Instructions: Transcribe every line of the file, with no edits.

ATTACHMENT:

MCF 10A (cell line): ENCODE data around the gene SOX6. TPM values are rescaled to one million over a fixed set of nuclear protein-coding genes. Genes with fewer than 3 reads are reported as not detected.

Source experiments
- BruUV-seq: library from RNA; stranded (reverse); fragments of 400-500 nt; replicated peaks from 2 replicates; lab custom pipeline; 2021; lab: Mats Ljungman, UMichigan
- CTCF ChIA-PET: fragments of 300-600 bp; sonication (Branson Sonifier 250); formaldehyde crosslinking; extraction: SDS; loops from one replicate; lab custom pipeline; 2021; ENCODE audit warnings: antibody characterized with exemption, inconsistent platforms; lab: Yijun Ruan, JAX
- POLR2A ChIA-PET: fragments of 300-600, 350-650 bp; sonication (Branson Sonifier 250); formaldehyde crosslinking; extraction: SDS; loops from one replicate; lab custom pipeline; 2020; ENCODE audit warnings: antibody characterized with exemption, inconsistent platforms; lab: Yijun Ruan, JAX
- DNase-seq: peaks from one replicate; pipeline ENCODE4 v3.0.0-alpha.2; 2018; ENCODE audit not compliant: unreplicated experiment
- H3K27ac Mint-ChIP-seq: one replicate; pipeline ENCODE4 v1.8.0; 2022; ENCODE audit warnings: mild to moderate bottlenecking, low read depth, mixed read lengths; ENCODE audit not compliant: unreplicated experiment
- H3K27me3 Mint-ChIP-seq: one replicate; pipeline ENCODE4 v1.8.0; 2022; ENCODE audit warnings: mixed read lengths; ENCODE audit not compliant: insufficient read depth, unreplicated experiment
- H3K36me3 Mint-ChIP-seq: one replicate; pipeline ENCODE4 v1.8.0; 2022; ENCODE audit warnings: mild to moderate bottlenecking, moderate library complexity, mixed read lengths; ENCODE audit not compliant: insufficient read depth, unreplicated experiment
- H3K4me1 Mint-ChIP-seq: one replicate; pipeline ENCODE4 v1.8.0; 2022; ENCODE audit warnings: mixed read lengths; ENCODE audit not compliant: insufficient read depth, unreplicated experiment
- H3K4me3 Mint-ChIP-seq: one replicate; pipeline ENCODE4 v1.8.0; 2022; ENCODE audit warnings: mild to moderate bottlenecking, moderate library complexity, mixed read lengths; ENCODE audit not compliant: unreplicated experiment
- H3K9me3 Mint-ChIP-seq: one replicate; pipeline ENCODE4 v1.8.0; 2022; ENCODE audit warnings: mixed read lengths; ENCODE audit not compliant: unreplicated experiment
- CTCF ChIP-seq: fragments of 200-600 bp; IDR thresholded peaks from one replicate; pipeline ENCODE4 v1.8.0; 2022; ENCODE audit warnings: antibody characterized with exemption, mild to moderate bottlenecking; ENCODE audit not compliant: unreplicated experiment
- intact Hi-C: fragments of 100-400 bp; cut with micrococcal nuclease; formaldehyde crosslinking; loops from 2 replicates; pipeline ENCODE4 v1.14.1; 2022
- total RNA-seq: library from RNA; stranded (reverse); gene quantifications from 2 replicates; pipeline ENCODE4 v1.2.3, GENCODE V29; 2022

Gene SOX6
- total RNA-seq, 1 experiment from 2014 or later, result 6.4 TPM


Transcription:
MCF 10A (cell line): ENCODE data around the gene SOX6. TPM values are rescaled to one million over a fixed set of nuclear protein-coding genes. Genes with fewer than 3 reads are reported as not detected.

Source experiments
- BruUV-seq: library from RNA; stranded (reverse); fragments of 400-500 nt; replicated peaks from 2 replicates; lab custom pipeline; 2021; lab: Mats Ljungman, UMichigan
- CTCF ChIA-PET: fragments of 300-600 bp; sonication (Branson Sonifier 250); formaldehyde crosslinking; extraction: SDS; loops from one replicate; lab custom pipeline; 2021; ENCODE audit warnings: antibody characterized with exemption, inconsistent platforms; lab: Yijun Ruan, JAX
- POLR2A ChIA-PET: fragments of 300-600, 350-650 bp; sonication (Branson Sonifier 250); formaldehyde crosslinking; extraction: SDS; loops from one replicate; lab custom pipeline; 2020; ENCODE audit warnings: antibody characterized with exemption, inconsistent platforms; lab: Yijun Ruan, JAX
- DNase-seq: peaks from one replicate; pipeline ENCODE4 v3.0.0-alpha.2; 2018; ENCODE audit not compliant: unreplicated experiment
- H3K27ac Mint-ChIP-seq: one replicate; pipeline ENCODE4 v1.8.0; 2022; ENCODE audit warnings: mild to moderate bottlenecking, low read depth, mixed read lengths; ENCODE audit not compliant: unreplicated experiment
- H3K27me3 Mint-ChIP-seq: one replicate; pipeline ENCODE4 v1.8.0; 2022; ENCODE audit warnings: mixed read lengths; ENCODE audit not compliant: insufficient read depth, unreplicated experiment
- H3K36me3 Mint-ChIP-seq: one replicate; pipeline ENCODE4 v1.8.0; 2022; ENCODE audit warnings: mild to moderate bottlenecking, moderate library complexity, mixed read lengths; ENCODE audit not compliant: insufficient read depth, unreplicated experiment
- H3K4me1 Mint-ChIP-seq: one replicate; pipeline ENCODE4 v1.8.0; 2022; ENCODE audit warnings: mixed read lengths; ENCODE audit not compliant: insufficient read depth, unreplicated experiment
- H3K4me3 Mint-ChIP-seq: one replicate; pipeline ENCODE4 v1.8.0; 2022; ENCODE audit warnings: mild to moderate bottlenecking, moderate library complexity, mixed read lengths; ENCODE audit not compliant: unreplicated experiment
- H3K9me3 Mint-ChIP-seq: one replicate; pipeline ENCODE4 v1.8.0; 2022; ENCODE audit warnings: mixed read lengths; ENCODE audit not compliant: unreplicated experiment
- CTCF ChIP-seq: fragments of 200-600 bp; IDR thresholded peaks from one replicate; pipeline ENCODE4 v1.8.0; 2022; ENCODE audit warnings: antibody characterized with exemption, mild to moderate bottlenecking; ENCODE audit not compliant: unreplicated experiment
- intact Hi-C: fragments of 100-400 bp; cut with micrococcal nuclease; formaldehyde crosslinking; loops from 2 replicates; pipeline ENCODE4 v1.14.1; 2022
- total RNA-seq: library from RNA; stranded (reverse); gene quantifications from 2 replicates; pipeline ENCODE4 v1.2.3, GENCODE V29; 2022

Gene SOX6
- total RNA-seq, 1 experiment from 2014 or later, result 6.4 TPM